Playing: An updated versions of 2300AD (3d printers & mobile phones instead of Traveller like tek) with the 'Basic Roleplay System' (BRP).
Thought I'd add an update after several weeks of play.

Georgian period Ghostbusters goes well with the Mini-Six system, although I think I should have handed out a couple of more +1D6 Skills to differentiate the characters a bit more. Had to make up some 'stun' rules for one player using a black-jack (cosh) to knock out an NPC. Have played up the social Class aspects of the setting & the players seem happy with running with that.

The Players seem to be trying to play to the norms of the Georgian period, and have been unusually restrained in their actions. In a modern game they would solve most things by literally driving a petrol tanker into the plot & blowing it up. I think I'll begin pushing the social side of society even more & see if the players are happy to play a game of manners. One of the Players may get challenged to a duel at some point, because he slept with someone else wife.

BRP 2300AD is ok, but I'm not sure the BRP rules support hard SciFi as well as I thought it would. We often need to make 2-3 different chained skills rolls per task to archive what we want. Thus I have 40% in Bridge Systems and 60% in Ships Gunnery, there are occasions when I need to successfully make both rolls to use the weapons the way they need to be used. This only actually gives me a final cumulative success chance of 24% per round for hitting things. There are ways to try to achieve a 'target lock' that will avoid the Bridge Systems roll + Gunnery roll every round, so it's just a Gunnery roll; but it usually means a Ships Sensor roll to archive the target lock before we start firing.

It's not a huge issue, but the need for 'multiple successful rolls' effects most other things such as engineering ect. So we actually spend most of our time failing at rolls :( . I know the answer is just to make one roll for a general class of action, but the GM doesn't see it that way; and there are legitimate occasions when in a difficult situation, dealing with difficult problems, under time pressure, you would have to make multiple rolls. It's the high chance of failure per roll, coupled with not getting a +% bonus often because the tasks are legitimately Hard, plus having to successively make 2-3 sequential rolls to archive the final outcome. We're meant to be competent veterans but actually end up looking like the 3-stooges all too often. Aside from that it's fairly good, although the GM has deviated from cannon on several occasions & it's caught us out by having the wrong assumptions of what was going on.
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Running a Delta Green game which is perpetually three sessions away from the end (much like the world, I suppose). Still, the agents are pretty much broken people by now, and the players decided that it wouldn't make sense for their characters to be part of the team raiding the jungle Nazi compound (though we may eventually play through that with different characters), so there's only one loose end to tie up.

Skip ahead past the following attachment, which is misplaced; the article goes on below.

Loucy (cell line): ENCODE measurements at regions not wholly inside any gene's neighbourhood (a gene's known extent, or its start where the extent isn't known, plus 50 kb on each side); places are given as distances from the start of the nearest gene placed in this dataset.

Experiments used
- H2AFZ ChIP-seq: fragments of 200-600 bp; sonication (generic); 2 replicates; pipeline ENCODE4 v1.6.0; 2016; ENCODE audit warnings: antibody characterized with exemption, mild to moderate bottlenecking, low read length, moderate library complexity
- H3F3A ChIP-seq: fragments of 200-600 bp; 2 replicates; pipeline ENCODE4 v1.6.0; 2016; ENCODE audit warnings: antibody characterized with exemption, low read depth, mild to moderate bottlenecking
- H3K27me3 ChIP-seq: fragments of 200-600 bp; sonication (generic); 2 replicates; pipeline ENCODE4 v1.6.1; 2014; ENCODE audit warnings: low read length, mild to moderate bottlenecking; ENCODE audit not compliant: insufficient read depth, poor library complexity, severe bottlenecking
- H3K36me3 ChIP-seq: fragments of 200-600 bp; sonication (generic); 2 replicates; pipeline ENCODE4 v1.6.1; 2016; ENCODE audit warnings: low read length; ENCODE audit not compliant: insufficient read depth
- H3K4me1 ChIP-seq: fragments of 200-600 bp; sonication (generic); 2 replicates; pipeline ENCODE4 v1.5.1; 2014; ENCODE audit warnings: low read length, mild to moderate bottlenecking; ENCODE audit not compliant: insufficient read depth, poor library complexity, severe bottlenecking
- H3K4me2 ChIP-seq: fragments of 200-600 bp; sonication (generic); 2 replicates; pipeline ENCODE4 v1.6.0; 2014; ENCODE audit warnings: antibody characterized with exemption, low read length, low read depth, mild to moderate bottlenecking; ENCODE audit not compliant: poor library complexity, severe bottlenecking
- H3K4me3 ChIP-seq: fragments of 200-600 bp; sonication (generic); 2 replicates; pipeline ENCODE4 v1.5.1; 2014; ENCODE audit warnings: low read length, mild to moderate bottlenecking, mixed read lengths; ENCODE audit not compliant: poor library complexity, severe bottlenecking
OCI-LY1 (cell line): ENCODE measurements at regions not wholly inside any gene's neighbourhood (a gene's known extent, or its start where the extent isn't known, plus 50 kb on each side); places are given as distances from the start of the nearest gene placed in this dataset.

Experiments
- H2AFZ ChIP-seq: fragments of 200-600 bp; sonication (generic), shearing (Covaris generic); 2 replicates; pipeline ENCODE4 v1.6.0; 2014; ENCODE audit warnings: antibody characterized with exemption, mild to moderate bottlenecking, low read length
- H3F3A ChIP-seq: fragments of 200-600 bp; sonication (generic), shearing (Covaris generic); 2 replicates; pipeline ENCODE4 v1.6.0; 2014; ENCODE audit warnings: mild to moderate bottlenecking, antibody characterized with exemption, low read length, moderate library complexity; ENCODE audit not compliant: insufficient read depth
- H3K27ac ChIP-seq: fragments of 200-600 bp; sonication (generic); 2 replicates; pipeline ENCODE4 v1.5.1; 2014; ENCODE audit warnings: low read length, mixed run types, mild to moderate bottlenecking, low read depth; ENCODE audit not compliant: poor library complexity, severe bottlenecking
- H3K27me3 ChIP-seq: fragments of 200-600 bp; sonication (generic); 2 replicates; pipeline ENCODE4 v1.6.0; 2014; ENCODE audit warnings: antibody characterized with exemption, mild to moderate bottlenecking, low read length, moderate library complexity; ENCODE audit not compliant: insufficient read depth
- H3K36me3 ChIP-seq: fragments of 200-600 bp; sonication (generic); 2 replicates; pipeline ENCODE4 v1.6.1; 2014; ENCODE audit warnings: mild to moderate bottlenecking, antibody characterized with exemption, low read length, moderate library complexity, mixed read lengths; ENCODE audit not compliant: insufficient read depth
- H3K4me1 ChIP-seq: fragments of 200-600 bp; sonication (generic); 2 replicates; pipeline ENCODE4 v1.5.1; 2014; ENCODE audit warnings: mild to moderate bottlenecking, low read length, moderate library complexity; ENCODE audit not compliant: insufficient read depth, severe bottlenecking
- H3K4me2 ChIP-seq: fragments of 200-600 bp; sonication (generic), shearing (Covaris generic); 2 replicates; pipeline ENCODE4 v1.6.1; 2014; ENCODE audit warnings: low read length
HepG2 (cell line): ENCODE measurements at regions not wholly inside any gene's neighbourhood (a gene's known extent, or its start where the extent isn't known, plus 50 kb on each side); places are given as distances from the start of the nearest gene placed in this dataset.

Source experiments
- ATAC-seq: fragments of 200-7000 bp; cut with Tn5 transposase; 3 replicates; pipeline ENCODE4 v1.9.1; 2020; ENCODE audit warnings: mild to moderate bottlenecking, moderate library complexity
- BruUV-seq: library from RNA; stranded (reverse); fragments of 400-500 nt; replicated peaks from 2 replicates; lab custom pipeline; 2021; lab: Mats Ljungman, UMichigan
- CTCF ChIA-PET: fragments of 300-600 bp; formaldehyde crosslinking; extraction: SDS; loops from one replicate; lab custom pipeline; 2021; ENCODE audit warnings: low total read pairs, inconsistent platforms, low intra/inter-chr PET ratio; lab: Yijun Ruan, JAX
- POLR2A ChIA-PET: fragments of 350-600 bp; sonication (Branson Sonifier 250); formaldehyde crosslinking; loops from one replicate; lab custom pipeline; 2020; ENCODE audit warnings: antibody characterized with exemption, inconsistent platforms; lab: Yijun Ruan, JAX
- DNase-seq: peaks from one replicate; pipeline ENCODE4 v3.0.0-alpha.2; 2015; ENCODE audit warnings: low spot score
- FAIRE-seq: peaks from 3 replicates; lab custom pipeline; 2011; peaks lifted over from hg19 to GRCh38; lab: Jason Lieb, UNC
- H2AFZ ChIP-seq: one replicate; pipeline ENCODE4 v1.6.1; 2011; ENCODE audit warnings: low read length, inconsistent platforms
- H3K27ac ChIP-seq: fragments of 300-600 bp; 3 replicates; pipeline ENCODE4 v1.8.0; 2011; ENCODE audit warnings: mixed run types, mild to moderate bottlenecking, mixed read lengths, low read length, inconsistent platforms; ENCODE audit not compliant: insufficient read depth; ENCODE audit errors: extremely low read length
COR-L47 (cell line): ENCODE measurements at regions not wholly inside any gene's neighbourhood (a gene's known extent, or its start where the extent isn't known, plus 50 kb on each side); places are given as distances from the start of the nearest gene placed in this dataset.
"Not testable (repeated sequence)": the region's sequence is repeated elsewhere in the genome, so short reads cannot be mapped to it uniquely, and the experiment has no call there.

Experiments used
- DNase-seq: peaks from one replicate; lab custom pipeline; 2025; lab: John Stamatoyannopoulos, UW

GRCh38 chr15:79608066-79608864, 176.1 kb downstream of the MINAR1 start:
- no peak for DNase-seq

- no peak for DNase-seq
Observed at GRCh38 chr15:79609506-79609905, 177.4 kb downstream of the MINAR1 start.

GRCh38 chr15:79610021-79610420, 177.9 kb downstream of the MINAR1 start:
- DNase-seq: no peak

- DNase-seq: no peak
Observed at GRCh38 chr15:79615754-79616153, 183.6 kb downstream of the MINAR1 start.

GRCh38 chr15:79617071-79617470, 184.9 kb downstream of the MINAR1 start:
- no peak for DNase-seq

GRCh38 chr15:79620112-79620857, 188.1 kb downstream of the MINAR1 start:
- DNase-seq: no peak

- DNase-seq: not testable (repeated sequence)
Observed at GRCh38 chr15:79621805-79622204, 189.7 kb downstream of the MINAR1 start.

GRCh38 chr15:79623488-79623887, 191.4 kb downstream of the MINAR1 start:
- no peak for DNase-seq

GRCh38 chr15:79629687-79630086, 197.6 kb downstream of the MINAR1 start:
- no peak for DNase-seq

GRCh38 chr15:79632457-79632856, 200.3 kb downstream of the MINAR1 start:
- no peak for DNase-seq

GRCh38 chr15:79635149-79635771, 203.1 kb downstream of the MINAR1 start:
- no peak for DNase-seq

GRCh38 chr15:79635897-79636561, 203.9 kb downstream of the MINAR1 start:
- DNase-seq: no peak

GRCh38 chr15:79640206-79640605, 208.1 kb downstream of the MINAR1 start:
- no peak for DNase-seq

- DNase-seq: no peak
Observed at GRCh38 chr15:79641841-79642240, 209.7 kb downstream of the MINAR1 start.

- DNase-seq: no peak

Then I guess they all get to meet their fate. Whether is death, madness, or worse.


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Running RWBY using Fate Core and it is going well in game. The group is having a turbulent time however and rpg night may turn into board game night until life settles down.


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I'm running two PbP games here on the forum. Both use GURPS.

One is a Dungeon Fantasy game, where the players are running through the dungeon in B1 - In Search of the Unknown. They're having a lot of fun with that one, and so am I. The current party is a cat-folk thief, a pair of polearm wielding fighters (one a half-ogre, the other a minotaur), and a human cleric. It's been going for about 1.5 years.

The other is an X-COM game, taking inspiration from both the original 1994 game and the modern incarnations, as well as from a few other sources. I gave the players some choices regarding the exact nature of the threat they face, who the Commander is, and who runs their research. So now they're facing [REDACTED] as part of an organization commanded by Big Boss and whose chief scientist is a Russian paranormal researcher. I'm not using battlemaps here, but I am using Google Earth to set up mission areas and give them information about their surroundings. I'm also taking advantage of the medium to send them on missions that aren't possible in the computer games.

The first mission is rescuing Doctor Vahlen's family (she's still part of X-COM, just not the chief scientist) from a freaky-deaky anomaly zone in Cologne, Germany. They just had their first close encounter with an alien, and are currently getting their asses kicked by it.


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I've currently got two campaigns in main production / play:

The Gray Realms, a homebrew fantasy campaign for a few close friends. We're using the 6d6 RPG engine, to great effect. The Players have declared it their favorite campaign ever, best ruleset ever, and tell me it every session ... so, going well. :)

The Strange Tales of the Dream World is my weird fantasy campaign, with five really experienced gamers (all of whom are GMs in their own right). The campaign uses the Dreamlands map as fantasy world, and the PCs are all pulled from various backgrounds and places. Very trippy, very fun. We've gone several sesssion using Magic World, and have recently switched to Cypher System (with a lot of enthusiasm from all five players ... wheeewh).